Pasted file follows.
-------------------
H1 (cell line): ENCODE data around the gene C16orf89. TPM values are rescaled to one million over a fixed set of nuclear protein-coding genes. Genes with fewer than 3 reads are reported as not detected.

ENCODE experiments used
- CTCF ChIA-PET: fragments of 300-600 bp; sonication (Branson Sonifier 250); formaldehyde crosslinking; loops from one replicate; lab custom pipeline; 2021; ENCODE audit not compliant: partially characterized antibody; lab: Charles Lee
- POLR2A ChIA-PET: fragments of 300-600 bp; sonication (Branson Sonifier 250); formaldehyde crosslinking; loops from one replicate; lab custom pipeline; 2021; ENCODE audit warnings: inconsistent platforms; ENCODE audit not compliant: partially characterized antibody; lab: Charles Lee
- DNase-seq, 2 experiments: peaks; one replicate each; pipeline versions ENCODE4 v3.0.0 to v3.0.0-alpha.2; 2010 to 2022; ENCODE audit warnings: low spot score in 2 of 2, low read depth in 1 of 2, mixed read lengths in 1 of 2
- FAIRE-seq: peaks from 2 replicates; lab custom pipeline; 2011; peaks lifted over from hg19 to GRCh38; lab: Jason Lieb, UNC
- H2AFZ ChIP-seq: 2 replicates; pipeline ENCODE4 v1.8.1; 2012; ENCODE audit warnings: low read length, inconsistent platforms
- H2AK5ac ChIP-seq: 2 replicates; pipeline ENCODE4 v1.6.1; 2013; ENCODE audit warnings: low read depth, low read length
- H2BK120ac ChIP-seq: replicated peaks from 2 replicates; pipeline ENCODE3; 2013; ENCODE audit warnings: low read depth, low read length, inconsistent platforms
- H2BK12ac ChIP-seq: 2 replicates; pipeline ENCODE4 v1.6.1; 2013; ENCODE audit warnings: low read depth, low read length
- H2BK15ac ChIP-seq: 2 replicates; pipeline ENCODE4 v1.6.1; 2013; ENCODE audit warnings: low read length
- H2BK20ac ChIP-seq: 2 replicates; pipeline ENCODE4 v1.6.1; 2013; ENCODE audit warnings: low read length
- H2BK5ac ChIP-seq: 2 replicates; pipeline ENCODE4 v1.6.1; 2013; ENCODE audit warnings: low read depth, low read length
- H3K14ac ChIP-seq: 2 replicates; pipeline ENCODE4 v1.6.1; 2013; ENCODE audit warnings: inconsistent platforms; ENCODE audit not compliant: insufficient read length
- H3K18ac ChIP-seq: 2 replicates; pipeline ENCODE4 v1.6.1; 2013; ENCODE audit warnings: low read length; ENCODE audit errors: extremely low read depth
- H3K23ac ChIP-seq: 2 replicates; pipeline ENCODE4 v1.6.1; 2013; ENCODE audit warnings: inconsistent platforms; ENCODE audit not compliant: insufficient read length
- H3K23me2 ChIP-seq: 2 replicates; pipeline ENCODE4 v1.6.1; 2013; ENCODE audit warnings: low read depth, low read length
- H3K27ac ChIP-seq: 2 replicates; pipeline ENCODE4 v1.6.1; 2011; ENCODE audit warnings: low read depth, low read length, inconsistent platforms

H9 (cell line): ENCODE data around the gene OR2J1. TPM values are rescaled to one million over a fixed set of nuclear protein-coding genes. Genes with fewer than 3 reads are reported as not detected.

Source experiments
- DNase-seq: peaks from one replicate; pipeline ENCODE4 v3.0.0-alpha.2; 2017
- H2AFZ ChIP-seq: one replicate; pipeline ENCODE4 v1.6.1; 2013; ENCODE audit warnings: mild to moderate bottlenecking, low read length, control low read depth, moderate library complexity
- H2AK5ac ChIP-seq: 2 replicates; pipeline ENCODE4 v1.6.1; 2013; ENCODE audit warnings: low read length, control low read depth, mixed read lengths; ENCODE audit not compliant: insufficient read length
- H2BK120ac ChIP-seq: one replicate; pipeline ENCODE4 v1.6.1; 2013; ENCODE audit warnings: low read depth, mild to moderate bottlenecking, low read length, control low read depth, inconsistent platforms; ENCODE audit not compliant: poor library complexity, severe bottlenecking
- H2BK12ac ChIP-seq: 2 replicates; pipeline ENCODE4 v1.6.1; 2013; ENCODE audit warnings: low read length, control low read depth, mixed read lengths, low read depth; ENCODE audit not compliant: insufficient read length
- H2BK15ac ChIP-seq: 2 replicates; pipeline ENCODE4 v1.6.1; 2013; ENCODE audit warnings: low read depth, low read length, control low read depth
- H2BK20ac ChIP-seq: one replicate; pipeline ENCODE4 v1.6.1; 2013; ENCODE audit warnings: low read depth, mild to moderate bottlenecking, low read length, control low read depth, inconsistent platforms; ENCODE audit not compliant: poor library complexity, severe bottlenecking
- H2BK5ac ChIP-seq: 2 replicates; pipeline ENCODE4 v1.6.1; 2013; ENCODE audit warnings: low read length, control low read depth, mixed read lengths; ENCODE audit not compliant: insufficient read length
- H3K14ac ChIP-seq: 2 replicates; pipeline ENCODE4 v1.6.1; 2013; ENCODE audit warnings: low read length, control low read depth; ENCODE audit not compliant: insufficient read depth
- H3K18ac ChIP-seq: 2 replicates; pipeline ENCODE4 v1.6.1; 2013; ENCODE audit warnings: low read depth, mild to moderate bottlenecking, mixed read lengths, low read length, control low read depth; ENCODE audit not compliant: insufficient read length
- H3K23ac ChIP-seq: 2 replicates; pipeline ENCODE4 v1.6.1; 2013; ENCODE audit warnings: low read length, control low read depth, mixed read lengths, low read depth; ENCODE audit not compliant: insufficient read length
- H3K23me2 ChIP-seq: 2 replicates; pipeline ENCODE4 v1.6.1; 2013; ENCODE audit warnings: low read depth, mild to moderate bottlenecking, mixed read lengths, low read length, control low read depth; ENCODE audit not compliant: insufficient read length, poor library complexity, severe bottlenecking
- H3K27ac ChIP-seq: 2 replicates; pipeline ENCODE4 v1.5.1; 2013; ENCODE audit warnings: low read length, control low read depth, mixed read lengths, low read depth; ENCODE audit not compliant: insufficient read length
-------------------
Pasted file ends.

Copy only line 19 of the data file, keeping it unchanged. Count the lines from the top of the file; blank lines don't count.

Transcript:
H9 (cell line): ENCODE data around the gene OR2J1. TPM values are rescaled to one million over a fixed set of nuclear protein-coding genes. Genes with fewer than 3 reads are reported as not detected.